• Word count: 1324
  8. A Midsummer Night's Dream- Play within a play

    The echo between the two plays starts at the very beginning of the Pymamus and Thisbe story. Objections from the father of Thisby act as a "wall" "stand[ing] between" Thisbe and Pyramus. Despite the objection from the great father authority, the "fearful lovers" risk everything just to hear the other one's "whisper" and the only way for the lovers to communicate is through the "crannied hole" on the wall. This is very much similar with the situation of Hermia and Lysander.

    • Word count: 1190
  9. Life Before Lysander

    But then it started. Emergency news reports slicing into broadcasts simultaneously on every channel, news reporters calmly explaining that a phial of Lysander 3 had been stolen by a new radical terrorist group called Avalanche. Their faces were sullen, but their voices shook with barely contained fear, the panic to which they long to succumb being fought back before my eyes. At that moment sitting there in my bedroom I knew deep down that things would never be the same.

    • Word count: 1676
  10. How does Shakespeare present each group of characters in A Midsummer Nights Dream

    This argument means that the seasons change. Puck the other main character in the fairies is Oberon's "right hand man" he is sent to make Titania look like a fool as Oberon's revenge. Puck is Oberon's jester. He has many names he likes to think himself as a "merry wanderer of the night". But he is known to be a "shrewd and knavish sprite" called "Robin Goodfellow" and a "hobgoblin". He gets this name because he plays nasty tricks on people and does not always do what the king tells him to do.

    • Word count: 1437
  11. In What Ways Does Shakespeare Create Disorder And Confusion in Act 3 Scene 2?

    I can tell that she believes they are all mocking her because in act 3 scene 2 - line 168, Helena says "Never did mockers waste more idle breathe." She is annoyed with both the boys as they follow her around endlessly is filled with humour, this is ironic because she now has too much love instead of too little. Although confusing it is also comical, and contains much dramatic irony because the audience knows what is going on in the play but the players do not.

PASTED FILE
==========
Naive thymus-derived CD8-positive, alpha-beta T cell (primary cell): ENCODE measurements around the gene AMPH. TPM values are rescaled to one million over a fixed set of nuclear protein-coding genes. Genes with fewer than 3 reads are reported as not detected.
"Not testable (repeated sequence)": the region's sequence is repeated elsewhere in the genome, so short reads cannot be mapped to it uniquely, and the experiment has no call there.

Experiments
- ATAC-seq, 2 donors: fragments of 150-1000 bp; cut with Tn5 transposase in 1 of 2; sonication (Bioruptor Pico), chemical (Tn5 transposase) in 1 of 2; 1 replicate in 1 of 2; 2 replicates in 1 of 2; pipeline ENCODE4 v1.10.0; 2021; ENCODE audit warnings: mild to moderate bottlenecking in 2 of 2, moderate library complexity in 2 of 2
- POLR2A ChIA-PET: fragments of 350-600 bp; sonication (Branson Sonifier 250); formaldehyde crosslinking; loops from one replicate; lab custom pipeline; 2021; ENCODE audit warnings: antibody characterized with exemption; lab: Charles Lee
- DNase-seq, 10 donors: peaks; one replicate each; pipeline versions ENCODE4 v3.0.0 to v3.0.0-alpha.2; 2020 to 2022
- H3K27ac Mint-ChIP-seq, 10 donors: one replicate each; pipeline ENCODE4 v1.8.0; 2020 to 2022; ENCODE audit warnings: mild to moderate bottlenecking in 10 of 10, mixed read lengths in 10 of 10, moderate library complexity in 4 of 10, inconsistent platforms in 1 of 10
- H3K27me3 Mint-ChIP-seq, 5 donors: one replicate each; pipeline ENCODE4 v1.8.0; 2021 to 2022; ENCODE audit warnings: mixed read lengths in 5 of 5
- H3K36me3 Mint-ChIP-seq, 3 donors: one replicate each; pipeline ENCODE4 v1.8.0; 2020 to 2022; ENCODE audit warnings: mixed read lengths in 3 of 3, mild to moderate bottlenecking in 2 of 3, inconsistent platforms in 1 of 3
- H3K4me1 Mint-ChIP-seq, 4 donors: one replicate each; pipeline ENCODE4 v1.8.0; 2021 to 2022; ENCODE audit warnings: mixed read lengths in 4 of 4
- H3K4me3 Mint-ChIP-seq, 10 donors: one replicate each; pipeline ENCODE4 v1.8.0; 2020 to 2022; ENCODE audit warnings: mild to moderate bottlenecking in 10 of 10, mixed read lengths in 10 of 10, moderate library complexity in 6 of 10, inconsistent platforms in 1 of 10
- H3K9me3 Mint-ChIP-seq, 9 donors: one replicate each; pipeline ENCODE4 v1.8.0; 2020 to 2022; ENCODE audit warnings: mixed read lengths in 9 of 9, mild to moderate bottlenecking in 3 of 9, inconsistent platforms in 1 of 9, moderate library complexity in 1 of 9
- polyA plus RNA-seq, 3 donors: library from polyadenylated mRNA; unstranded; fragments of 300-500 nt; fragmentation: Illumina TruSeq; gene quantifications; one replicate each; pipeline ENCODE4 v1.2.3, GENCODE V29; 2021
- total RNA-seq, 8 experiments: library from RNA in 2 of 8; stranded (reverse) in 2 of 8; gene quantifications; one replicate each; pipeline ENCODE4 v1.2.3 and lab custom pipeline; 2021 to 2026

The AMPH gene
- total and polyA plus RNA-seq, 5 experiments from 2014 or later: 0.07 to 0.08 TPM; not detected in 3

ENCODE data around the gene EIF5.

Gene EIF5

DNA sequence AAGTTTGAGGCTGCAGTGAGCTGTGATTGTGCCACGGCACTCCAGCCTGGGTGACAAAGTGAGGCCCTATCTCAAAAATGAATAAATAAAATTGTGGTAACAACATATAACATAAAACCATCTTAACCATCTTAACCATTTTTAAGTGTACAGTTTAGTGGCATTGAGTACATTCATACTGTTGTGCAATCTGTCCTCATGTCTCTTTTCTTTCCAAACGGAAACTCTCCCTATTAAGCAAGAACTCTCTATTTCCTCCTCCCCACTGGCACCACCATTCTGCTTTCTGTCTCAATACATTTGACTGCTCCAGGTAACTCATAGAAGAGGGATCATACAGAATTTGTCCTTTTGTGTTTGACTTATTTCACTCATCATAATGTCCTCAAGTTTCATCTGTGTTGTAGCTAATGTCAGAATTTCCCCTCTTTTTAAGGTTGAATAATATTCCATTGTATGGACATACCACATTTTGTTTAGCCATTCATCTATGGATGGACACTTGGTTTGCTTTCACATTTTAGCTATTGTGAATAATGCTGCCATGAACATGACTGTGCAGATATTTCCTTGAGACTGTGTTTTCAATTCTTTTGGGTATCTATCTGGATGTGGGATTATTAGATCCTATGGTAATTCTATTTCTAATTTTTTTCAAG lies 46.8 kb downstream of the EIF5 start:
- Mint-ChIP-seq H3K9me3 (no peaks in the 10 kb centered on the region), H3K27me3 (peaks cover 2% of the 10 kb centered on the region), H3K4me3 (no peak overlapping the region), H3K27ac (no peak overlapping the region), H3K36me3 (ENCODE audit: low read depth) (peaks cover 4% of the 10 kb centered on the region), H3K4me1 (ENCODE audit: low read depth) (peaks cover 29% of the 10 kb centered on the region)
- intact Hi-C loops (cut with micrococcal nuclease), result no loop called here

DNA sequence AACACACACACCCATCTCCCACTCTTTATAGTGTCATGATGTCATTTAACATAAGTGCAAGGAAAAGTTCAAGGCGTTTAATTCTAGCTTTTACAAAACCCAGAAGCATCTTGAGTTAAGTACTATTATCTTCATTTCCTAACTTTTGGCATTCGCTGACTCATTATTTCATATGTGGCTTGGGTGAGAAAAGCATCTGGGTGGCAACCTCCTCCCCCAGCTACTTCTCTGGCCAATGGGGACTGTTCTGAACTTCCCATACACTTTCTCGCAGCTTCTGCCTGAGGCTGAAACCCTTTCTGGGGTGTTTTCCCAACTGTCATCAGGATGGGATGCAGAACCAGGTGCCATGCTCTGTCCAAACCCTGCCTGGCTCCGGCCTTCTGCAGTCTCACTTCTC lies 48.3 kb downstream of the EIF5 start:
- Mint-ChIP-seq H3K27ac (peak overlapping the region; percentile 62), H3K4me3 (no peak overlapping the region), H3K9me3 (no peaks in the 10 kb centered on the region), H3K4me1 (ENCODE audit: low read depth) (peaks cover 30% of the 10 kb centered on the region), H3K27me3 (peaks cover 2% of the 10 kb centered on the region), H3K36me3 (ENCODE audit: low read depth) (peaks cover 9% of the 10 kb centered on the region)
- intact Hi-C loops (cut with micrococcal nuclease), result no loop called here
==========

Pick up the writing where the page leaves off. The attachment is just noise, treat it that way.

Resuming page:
• Word count: 1603
  12. Comment on the different kinds if dramatic speech in this extract - Act 3 Scene 2 (413-463) A Midsummer Nights Dream.

    Thou shalt buy this dear'. Demetrius is also competitive and this emphasises his macho behaviour. Demetrius is presented in the same light as Lysander in which he is obsessed with revenge and is concerned with competitiveness Shakespeare presents Lysander and Demetrius as revengeful, selfish, and in a macho way, he does this by using dramatic irony, this is comical for the audience although this effect also reveals the feelings of the characters involved. Demetrius and Lysander talk of their revenge for each other, this is brought across in a macho way which Shakespeare may be portraying as a stereotypical view of males.

    • Word count: 1007
  13. A Midsummer Night's Dream - How might the staging of Act IV Scene I emphasize the influence of the spirit world on the human world?

    Puck, who cast the spell on Titania and Bottom, is up on the right pillar looking down on them. The flower he used should be prominently displayed on stage when characters under its spell are performing. On stage, Titania should be dressed in a long shimmering dress, possibly in shades of purple and red to portray her as a regal but magical character. She should, in addition to this, be acting at a higher level than the fairies to symbolize her authority over them. The fairies in this scene should also be wearing clothing that catch the natural light in the theatre, but should not be wearing clothes as beautiful or as colorful as Titania's, again to create the image of different power levels.

    • Word count: 1302
  14. To what extent is the mechanicals’ performance of Pyramus and Thisby a success?